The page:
Data Design Diabetes Demo Day (whew!)

On Wednesday, I was in New York along with other members of GreenDot to make our presentation to the judges and audience as semi-finalists in the Sanofi Data Design Diabetes Innovation Challenge.  Our mission at GreenDot is to collect diabetes related data from all sources into one platform and make it more accessible, intuitive, and actionable.

The energy in the room during the five semi-finalist presentations and afterwards was phenomenal, and really exciting to be part of.  The people in the room, both semi-finalists and attendees, all have incredible energy and passion about innovations in health care, and there is no doubt in my mind that many major improvements will be forthcoming from everyone who was there.  I’m really happy to be a part of this competition and have the chance to meet so many wonderful people.

For the first time, I even had the exciting experience of meeting someone who recognized me because of this blog!  (Thank you for reading, Anna!)


To vote for GreenDot, click here.  We’ll find out on May 24th whether or not we move on in the competition to the final two.


A few photos from New York and Demo Day:

Major Health IT Themes for 2012, belatedly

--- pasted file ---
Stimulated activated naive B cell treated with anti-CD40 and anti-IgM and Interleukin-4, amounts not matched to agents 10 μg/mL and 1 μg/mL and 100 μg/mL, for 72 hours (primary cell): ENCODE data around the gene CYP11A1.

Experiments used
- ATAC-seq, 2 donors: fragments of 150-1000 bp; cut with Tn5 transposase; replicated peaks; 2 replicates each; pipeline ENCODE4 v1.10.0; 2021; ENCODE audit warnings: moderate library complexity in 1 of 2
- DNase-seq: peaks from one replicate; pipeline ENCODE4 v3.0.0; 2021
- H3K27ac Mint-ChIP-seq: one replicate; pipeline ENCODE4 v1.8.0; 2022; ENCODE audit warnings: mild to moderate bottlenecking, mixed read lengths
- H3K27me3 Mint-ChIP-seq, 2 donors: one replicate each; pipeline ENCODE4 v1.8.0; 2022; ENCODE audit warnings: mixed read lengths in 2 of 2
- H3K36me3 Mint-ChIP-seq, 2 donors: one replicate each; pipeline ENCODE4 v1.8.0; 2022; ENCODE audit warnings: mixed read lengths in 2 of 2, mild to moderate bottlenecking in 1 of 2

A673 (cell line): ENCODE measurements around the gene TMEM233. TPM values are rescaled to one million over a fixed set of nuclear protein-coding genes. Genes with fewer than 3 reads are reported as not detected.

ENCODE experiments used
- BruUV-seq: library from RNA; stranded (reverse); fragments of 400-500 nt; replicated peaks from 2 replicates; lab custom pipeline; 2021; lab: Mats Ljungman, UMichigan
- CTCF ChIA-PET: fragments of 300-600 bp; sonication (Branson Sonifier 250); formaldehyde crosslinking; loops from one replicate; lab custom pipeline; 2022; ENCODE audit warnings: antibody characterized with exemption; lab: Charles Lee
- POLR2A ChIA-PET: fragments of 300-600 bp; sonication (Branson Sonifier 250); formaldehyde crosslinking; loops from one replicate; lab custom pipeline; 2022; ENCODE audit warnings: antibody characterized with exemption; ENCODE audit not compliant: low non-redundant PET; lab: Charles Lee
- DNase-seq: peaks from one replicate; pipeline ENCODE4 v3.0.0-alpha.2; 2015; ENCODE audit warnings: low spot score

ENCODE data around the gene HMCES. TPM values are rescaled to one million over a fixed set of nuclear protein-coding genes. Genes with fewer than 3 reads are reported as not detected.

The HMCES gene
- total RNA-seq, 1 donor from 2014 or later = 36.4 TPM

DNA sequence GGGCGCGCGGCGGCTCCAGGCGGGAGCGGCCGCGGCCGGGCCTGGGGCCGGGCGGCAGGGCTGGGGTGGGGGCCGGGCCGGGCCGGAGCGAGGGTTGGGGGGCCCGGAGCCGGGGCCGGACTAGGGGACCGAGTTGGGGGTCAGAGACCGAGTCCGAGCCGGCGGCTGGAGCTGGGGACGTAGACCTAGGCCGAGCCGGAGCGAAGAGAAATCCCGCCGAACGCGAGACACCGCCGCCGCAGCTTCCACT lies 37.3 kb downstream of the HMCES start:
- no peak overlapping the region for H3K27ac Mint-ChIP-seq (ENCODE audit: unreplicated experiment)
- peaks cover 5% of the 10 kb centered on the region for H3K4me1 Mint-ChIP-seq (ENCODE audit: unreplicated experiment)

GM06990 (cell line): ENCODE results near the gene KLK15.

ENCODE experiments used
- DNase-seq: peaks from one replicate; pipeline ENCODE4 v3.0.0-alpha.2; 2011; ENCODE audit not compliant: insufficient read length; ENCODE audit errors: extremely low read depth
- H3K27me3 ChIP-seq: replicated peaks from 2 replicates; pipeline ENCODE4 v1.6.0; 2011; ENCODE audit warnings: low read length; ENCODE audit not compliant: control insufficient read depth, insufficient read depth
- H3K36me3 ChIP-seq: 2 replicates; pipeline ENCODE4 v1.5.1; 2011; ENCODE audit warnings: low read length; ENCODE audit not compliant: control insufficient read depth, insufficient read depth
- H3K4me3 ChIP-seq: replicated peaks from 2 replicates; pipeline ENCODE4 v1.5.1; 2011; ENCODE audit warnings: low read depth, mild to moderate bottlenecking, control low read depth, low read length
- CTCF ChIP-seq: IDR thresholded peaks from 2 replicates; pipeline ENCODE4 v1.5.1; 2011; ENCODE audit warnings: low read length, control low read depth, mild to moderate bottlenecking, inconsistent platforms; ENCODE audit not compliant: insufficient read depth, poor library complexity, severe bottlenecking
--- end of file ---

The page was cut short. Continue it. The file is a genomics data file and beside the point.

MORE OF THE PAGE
This is a good two months overdue, but still worth putting out there.  This article from iHealthBeat asked 9 health IT experts about the major trends in Health IT from 2011 and for some predictions for 2012.  Their answers were insightful and I think are, as always with health IT, very relevant to diabetes.

The major trends that I think are most relevant to diabetes care in the US:

1) Consumer engagement: The e-patient movement will continue to gain steam as consumers continue to become more empowered and engaged in their own healthcare.  Patients can expect to be more involved and more informed about their health.

2) mHealth: More mobile health products will be designed, developed, released to market.  This will include a flood of products in the diabetes arena.

3) Improved analytics for large data

4) The current lack of interoperability and standards:  This is true both for Electronic Health Record systems and other Health IT.  This is going to be a hindrance towards improved care and cost savings.